By editorial board • 

Republicans in House District 23 need Bledsoe’s radical moderation

The state of Oregon isn’t in a good place. It faces an ongoing Public Employee Retirement System financial crisis; some of the lowest high school graduation rates in the nation; repeat episodes of state agency mismanagement and scandal; crumbling roads and decaying bridges; a disgraceful foster care system; and millions of Medicaid and health care money squandered.

Without delay, Oregon needs a way forward. It can’t afford to waste legislative seats on mindless ideologues whose main objective seems to be obstruction.

For that reason, we recommend Republican voters in rural District 23 reject incumbent Mike Nearman in the May primary and pass the reins to Kris Bledsoe.  She would prove vastly more effective.

Bledsoe’s entry into the race caught her circle of friends and acquaintances by surprise.

She confided how it even angered some, aghast she would switch her registration from unaffiliated to Republican to make the race. That’s a sign in itself of the extreme partisanship plaguing politics in our state and nation today.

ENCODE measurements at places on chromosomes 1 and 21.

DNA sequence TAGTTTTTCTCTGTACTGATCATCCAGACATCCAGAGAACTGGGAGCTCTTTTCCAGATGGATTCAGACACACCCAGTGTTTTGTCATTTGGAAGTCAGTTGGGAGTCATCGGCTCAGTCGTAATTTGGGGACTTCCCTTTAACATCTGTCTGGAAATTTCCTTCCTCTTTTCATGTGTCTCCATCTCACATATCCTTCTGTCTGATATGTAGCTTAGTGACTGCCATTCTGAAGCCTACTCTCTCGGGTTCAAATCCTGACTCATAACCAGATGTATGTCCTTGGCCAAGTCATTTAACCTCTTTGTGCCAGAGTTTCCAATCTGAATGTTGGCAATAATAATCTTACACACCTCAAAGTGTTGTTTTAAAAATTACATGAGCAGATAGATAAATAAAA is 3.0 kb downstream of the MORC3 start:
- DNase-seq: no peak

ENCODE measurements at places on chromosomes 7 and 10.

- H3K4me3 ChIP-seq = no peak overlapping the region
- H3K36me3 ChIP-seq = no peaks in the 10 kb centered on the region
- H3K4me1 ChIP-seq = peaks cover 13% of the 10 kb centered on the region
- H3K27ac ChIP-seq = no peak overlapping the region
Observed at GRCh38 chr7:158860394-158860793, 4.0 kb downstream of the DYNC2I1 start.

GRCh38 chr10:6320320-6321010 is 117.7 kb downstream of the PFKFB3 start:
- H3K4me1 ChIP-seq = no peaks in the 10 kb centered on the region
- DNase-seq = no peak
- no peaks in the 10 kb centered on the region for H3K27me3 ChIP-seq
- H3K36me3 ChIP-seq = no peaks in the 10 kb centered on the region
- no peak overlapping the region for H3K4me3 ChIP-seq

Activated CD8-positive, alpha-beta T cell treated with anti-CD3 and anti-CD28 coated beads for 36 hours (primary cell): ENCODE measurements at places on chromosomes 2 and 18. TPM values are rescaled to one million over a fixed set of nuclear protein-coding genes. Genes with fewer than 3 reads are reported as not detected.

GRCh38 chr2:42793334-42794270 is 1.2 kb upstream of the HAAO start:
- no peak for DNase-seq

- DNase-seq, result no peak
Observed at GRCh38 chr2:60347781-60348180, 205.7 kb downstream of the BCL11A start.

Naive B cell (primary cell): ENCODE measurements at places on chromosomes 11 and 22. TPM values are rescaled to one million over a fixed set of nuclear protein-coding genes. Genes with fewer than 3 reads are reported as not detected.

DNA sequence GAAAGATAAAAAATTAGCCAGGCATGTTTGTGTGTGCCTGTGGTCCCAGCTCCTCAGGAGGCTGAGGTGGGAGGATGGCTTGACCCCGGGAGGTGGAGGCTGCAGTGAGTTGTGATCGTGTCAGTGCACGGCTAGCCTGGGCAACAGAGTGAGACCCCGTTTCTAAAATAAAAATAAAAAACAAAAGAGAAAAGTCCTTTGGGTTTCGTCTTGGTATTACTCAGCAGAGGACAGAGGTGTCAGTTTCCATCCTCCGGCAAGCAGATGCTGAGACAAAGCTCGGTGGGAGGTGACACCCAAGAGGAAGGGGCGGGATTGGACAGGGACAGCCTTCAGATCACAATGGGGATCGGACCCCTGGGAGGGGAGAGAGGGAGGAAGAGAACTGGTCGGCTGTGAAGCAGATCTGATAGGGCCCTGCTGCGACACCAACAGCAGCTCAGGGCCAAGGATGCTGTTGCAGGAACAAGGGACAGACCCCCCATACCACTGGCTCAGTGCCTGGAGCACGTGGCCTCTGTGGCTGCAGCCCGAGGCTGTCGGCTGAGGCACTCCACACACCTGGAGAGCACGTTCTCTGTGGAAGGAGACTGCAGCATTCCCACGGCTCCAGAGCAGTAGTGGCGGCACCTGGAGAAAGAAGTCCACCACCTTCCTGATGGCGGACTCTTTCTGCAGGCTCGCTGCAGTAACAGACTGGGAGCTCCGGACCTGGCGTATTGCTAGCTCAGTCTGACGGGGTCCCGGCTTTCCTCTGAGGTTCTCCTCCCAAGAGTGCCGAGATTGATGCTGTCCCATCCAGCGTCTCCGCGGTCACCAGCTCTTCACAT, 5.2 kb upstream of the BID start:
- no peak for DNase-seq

She’s a longstanding fiscal conservative. Seeing her run on the GOP ticket would have seemed utterly ordinary to past generations of Oregonians, who celebrated moderate Republicans like Tom McCall, Bob Packwood, Norma Paulus, Vic Atiyeh, Mark Hatfield and Dave Frohnmayer.

The district itself has a lengthy history of moderate Republican representatives, including Lane Shetterly, John Schoon and Jim Thompson. Unlike the firebrand Nearman, they commanded the kind of broad bi-partisan respect that allowed them to work both sides of the aisle effectively.

For many district voters who twice supported Nearman over Thompson, moderation has become a radical heresy. But where has that gotten the GOP? Suffering a 30-year gap between winning runs for state office and getting constantly ridden roughshod in the Legislature. The GOP’s relentless embrace of far-right social initiatives has us succumbing to one-party rule, which is inevitably detrimental.

Bledsoe boasts more than 20 years experience in finance, including stints running her own business. And she is well known for advocacy work on multiple platforms.

While voters may disagree with some of her stances, her body of work proves she would effectively and energetically represent her constituents. She would listen well and work hard.

If House 23 Republicans want to help move Oregon forward, they will fare far better with Bledsoe than the obstructionist Nearman. He will never be a player in Salem, but she could be.

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